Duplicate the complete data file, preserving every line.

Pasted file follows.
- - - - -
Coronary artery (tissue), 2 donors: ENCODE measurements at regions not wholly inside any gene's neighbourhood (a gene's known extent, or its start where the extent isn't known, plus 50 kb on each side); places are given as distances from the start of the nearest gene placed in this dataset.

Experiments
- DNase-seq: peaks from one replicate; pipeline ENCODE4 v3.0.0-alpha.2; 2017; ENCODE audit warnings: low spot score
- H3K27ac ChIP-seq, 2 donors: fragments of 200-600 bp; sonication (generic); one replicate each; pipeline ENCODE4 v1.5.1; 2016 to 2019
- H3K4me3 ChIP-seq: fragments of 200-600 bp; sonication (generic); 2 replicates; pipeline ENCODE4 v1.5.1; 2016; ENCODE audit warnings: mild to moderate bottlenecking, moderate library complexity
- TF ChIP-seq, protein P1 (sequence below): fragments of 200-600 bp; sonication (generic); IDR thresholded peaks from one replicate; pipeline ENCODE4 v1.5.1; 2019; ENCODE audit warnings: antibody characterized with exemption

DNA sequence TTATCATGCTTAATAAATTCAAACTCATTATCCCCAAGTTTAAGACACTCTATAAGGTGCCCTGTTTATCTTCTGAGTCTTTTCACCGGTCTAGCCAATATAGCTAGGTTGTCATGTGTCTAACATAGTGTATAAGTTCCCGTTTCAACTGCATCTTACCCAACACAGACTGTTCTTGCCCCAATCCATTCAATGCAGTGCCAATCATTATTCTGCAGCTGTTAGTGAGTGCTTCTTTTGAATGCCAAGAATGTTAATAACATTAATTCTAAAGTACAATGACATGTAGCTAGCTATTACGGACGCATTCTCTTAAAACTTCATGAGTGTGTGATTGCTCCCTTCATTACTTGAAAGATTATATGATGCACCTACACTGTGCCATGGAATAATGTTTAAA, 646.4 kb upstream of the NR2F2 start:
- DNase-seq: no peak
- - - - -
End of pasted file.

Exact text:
Coronary artery (tissue), 2 donors: ENCODE measurements at regions not wholly inside any gene's neighbourhood (a gene's known extent, or its start where the extent isn't known, plus 50 kb on each side); places are given as distances from the start of the nearest gene placed in this dataset.

Experiments
- DNase-seq: peaks from one replicate; pipeline ENCODE4 v3.0.0-alpha.2; 2017; ENCODE audit warnings: low spot score
- H3K27ac ChIP-seq, 2 donors: fragments of 200-600 bp; sonication (generic); one replicate each; pipeline ENCODE4 v1.5.1; 2016 to 2019
- H3K4me3 ChIP-seq: fragments of 200-600 bp; sonication (generic); 2 replicates; pipeline ENCODE4 v1.5.1; 2016; ENCODE audit warnings: mild to moderate bottlenecking, moderate library complexity
- TF ChIP-seq, protein P1 (sequence below): fragments of 200-600 bp; sonication (generic); IDR thresholded peaks from one replicate; pipeline ENCODE4 v1.5.1; 2019; ENCODE audit warnings: antibody characterized with exemption

DNA sequence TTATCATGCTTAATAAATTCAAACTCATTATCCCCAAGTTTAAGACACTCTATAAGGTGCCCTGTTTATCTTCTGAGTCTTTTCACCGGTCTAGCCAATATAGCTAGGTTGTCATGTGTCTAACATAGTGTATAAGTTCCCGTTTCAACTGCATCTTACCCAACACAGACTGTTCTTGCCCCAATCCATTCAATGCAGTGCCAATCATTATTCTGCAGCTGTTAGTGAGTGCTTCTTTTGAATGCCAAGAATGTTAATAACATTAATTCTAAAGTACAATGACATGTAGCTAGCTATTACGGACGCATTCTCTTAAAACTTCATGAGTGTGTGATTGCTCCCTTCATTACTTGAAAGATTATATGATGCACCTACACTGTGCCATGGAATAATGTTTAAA, 646.4 kb upstream of the NR2F2 start:
- DNase-seq: no peak